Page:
Bloodshot Dawn bassist Giacomo Gastaldi (who apparently will have spent four weeks in quarantine to have played this weekend) constantly scowled at the audience, his foot perched on the monitors. Stage left and right guitarists Reece Fulwood (Mask of Judas) and Charlie Michael (Woe Betide) looked like they’d been playing this album for years. Drummer Ben Adcroft (This is Turin) was an absolute powerhouse, his 280 bpm on ‘Umbra’, final track of the set remarkable whilst Phillip Dunn added deft touches on his keyboards. Whilst Forlorn World may not have stolen the weekend, this was a highly enjoyable set delivered with the quality one would expect from a musician totally dedicated to his craft. [PH]
2016 saw Canterbury doom merchants Famyne make their BOA debut on the New Blood Stage after winning the Metal to the Masses competition for their region. I was not familiar with their music but am frantically acquainting myself with their self-titled debut after a set that was intoxicating from start to finish. Darkness descended in the Sophie Tent as the band weaved their Sabbath infused doom throughout. Vocalist Tom Vane’s voice captivates, his pitch and range semi-gothic in its delivery. Huge slabs of crushing riffs echoed as tracks including ‘Tower’ and ‘Long Lost Winter’ soon cooled the heat that had been so prevalent. Such was the quality, I spent long parts of the set with my eyes closed, letting the music wash over me. It was magical. In a weekend of much intensity, Famyne provided some well needed demonic misery and with their deal with Svart Records now in place, their new album should be one to watch out for. [PH]
Edinburgh’s King Witch were next on the list to see and blew the roof off the tent with a stunning performance. The band are into their sixth year and with two albums worth of material choose a balanced set list that bought their fiery brand of doom front and centre. The tent filled as their show went on, which was pleasing for this is a band who ought to have more credit. Vocalist Laura Donnelly’s soaring range deservedly grabs the attention, and this is a band who can really lay down the riffage, as shown in ‘Of Rock and Stone’ which is an absolute beast of a song. The sight of the whole tent nodding and banging their heads as the track builds to a dramatic conclusion was amazing. Another compelling and bewitching set, the only disappointment was when it ended. [PH]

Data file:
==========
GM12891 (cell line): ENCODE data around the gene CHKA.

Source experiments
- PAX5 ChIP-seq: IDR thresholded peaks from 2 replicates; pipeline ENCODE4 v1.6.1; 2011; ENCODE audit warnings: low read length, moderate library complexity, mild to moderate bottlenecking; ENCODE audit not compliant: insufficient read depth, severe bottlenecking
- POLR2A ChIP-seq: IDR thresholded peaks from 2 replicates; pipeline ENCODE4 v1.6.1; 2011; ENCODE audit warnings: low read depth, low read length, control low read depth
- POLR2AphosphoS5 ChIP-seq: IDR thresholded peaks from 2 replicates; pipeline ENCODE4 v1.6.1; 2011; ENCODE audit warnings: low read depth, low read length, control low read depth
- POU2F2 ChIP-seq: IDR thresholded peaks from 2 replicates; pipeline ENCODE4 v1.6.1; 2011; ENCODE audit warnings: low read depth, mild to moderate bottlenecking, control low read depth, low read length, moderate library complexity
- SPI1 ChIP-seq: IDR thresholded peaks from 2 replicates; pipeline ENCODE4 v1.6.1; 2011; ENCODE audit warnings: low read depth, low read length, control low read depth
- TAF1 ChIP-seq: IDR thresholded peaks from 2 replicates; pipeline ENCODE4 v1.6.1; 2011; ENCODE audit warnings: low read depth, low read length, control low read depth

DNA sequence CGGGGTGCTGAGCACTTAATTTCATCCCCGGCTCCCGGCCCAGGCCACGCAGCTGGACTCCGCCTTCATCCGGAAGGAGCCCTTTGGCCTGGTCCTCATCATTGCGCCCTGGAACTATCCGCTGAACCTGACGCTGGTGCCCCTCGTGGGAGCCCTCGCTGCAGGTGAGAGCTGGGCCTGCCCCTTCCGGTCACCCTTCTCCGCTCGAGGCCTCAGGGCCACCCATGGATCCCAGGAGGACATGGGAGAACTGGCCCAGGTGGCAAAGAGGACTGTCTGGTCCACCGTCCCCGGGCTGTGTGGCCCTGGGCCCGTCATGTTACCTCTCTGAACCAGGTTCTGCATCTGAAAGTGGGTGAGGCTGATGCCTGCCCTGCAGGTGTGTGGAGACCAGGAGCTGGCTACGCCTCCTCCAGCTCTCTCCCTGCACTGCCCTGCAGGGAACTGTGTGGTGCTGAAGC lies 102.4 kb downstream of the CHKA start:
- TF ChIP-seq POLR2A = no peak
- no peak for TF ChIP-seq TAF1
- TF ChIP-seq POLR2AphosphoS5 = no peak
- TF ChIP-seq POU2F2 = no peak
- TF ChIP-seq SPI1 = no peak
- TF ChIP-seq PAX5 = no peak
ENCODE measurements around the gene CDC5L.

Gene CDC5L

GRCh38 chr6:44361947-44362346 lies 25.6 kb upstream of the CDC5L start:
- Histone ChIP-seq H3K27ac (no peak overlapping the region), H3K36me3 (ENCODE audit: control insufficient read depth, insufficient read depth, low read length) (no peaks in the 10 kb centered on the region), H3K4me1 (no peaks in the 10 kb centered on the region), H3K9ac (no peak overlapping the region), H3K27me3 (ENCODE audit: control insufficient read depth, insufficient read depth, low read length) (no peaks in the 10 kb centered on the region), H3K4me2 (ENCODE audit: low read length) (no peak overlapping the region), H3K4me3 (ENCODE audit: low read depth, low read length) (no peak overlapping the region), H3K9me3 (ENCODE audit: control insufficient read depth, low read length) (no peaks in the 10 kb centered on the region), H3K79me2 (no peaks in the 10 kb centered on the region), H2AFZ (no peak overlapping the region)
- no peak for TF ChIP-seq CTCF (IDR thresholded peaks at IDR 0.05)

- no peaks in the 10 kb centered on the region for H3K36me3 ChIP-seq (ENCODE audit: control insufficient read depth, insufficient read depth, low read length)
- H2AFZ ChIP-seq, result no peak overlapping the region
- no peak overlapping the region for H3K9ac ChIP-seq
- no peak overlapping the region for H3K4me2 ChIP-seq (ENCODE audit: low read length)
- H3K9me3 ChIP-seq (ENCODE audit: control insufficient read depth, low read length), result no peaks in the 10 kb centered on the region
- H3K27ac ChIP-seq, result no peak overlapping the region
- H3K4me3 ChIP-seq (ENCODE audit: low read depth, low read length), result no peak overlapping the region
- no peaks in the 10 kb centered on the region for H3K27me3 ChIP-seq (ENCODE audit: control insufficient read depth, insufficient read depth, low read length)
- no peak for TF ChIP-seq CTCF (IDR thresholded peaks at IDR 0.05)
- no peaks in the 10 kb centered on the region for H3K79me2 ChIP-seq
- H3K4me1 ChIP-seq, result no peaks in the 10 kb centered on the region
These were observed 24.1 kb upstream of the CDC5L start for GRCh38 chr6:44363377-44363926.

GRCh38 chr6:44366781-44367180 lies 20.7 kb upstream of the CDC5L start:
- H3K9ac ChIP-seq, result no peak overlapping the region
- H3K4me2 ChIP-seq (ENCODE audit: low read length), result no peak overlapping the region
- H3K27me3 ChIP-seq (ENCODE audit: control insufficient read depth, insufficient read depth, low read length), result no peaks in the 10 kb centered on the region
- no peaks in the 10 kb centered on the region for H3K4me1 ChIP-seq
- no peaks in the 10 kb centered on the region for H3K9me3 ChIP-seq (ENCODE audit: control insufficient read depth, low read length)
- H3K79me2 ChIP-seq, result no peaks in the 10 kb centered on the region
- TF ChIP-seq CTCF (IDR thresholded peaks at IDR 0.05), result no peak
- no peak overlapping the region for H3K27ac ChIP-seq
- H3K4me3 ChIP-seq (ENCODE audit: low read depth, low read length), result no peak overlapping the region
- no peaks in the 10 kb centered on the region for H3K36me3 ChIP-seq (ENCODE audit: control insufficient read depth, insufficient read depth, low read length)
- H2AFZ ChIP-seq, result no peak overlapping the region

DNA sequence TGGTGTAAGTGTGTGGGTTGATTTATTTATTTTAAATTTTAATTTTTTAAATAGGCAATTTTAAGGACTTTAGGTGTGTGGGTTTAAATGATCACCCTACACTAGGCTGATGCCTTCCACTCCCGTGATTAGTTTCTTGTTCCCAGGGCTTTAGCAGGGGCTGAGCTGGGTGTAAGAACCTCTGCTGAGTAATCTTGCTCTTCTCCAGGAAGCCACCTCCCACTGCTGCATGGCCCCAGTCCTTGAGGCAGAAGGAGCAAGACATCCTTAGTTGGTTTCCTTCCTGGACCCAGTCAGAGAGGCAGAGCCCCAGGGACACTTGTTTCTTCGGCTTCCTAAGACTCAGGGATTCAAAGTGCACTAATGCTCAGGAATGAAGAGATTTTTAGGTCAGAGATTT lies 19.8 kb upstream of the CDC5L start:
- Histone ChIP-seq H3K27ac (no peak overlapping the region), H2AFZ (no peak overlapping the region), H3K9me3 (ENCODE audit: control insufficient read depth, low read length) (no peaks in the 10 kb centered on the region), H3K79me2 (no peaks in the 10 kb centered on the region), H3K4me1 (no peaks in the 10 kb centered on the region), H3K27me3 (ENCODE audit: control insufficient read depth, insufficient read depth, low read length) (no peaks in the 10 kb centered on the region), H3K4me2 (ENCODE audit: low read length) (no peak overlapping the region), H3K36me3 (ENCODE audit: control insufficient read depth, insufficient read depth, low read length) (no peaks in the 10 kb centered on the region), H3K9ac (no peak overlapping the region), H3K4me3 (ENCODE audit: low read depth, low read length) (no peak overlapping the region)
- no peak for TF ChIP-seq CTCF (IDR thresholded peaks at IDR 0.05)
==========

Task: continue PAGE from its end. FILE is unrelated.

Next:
“Don’t expect us to bring you happiness” announced Andy Clarke, guitarist, and lead vocalist with Belfast death doom trio The Crawling. And they didn’t. What The Crawling did was absolutely crush a rammed tent with 45 minutes of misery. The third band plying the doom in succession, this was completely different from the previous two bands, with not an ounce of joy to be seen. ‘Rancid Harmony’ with its slow, punishing delivery and the thick riffs of ‘Wolves and The Hideous White’ were two of six songs that The Crawling played, their blend of blackened doom enchanting and massively enjoyable, despite the lyrical content. Alongside Clarke, bassist and backing vocalist Stuart Rainey was carefully focused on not smiling, despite the obvious good time he’s having. The riffs rained down, the darkness spread but all around were smiles as old and new fans alike absorbed a set which was phenomenally good. The Crawling are another New Blood alumni, and a pleasing example (like many who played this weekend) of how bands have progressed in the past few years. [PH]
The second night of Bloodstock and the second night that a thrash band took top billing. Lawnmower Deth sit in a different camp to Onslaught, but they hold a warm and fuzzy place in older thrashers hearts, and previous Bloodstock performances are now the stuff of legend. With over an hour to fill, this was a chaotic, anarchic but thoroughly absorbing set with old favourites mixed with four new tracks from the threatened new album. There was a positive response to all four new tracks, with frontman Pete Lee (Qualcast Mutilator) demanding thumbs up or down for each song.
Silliness is of course, is all part of the Lawnmower Deth show, and we weren’t disappointed. ‘Egg Sandwich’ proved to be as ridiculous as ever, with the actual sandwich eating in eight seconds ending in failure. ‘Watch Out Grandmother, Here Comes a Lawnmower’ descending into chaos, ‘Sheep Dip’ bordered on farce with the singalong section with Matt Burton (Evil Scarecrow’s Dr Hell) and Lee lost due to muffled mic sounds but ‘Seventh Church’ ensured that the party was saved with some frantic moshing in the pit and more surfers heading over the barriers. Watching Lawnmower Deth is an experience everyone should have at least once in their life. It’s likely that you’ll want to do it again and again afterwards. A great way to bring day two to an end. [PH]